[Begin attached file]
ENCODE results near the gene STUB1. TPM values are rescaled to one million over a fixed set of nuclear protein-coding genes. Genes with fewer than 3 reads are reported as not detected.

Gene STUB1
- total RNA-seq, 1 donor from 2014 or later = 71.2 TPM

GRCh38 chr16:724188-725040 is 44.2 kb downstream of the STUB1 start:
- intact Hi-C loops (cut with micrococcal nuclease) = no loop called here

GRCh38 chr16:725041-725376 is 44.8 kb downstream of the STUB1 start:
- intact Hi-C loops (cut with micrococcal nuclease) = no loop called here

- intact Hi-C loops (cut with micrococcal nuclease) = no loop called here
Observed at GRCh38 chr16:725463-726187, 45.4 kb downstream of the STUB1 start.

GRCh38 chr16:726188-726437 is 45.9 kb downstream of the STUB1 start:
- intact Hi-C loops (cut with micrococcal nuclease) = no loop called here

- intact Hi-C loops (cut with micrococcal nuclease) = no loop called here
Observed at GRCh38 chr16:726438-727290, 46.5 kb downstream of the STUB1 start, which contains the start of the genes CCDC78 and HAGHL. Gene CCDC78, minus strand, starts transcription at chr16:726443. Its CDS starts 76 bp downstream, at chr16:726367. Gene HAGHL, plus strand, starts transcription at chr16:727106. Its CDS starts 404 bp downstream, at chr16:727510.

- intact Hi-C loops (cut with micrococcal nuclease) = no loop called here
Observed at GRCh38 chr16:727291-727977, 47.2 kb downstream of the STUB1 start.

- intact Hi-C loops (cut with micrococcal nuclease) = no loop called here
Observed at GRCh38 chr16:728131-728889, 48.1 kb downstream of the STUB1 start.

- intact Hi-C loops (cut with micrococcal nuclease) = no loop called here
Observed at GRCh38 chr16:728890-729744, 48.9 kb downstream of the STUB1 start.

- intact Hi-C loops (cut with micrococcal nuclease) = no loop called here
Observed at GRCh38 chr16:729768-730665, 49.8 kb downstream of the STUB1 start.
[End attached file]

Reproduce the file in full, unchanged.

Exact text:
ENCODE results near the gene STUB1. TPM values are rescaled to one million over a fixed set of nuclear protein-coding genes. Genes with fewer than 3 reads are reported as not detected.

Gene STUB1
- total RNA-seq, 1 donor from 2014 or later = 71.2 TPM

GRCh38 chr16:724188-725040 is 44.2 kb downstream of the STUB1 start:
- intact Hi-C loops (cut with micrococcal nuclease) = no loop called here

GRCh38 chr16:725041-725376 is 44.8 kb downstream of the STUB1 start:
- intact Hi-C loops (cut with micrococcal nuclease) = no loop called here

- intact Hi-C loops (cut with micrococcal nuclease) = no loop called here
Observed at GRCh38 chr16:725463-726187, 45.4 kb downstream of the STUB1 start.

GRCh38 chr16:726188-726437 is 45.9 kb downstream of the STUB1 start:
- intact Hi-C loops (cut with micrococcal nuclease) = no loop called here

- intact Hi-C loops (cut with micrococcal nuclease) = no loop called here
Observed at GRCh38 chr16:726438-727290, 46.5 kb downstream of the STUB1 start, which contains the start of the genes CCDC78 and HAGHL. Gene CCDC78, minus strand, starts transcription at chr16:726443. Its CDS starts 76 bp downstream, at chr16:726367. Gene HAGHL, plus strand, starts transcription at chr16:727106. Its CDS starts 404 bp downstream, at chr16:727510.

- intact Hi-C loops (cut with micrococcal nuclease) = no loop called here
Observed at GRCh38 chr16:727291-727977, 47.2 kb downstream of the STUB1 start.

- intact Hi-C loops (cut with micrococcal nuclease) = no loop called here
Observed at GRCh38 chr16:728131-728889, 48.1 kb downstream of the STUB1 start.

- intact Hi-C loops (cut with micrococcal nuclease) = no loop called here
Observed at GRCh38 chr16:728890-729744, 48.9 kb downstream of the STUB1 start.

- intact Hi-C loops (cut with micrococcal nuclease) = no loop called here
Observed at GRCh38 chr16:729768-730665, 49.8 kb downstream of the STUB1 start.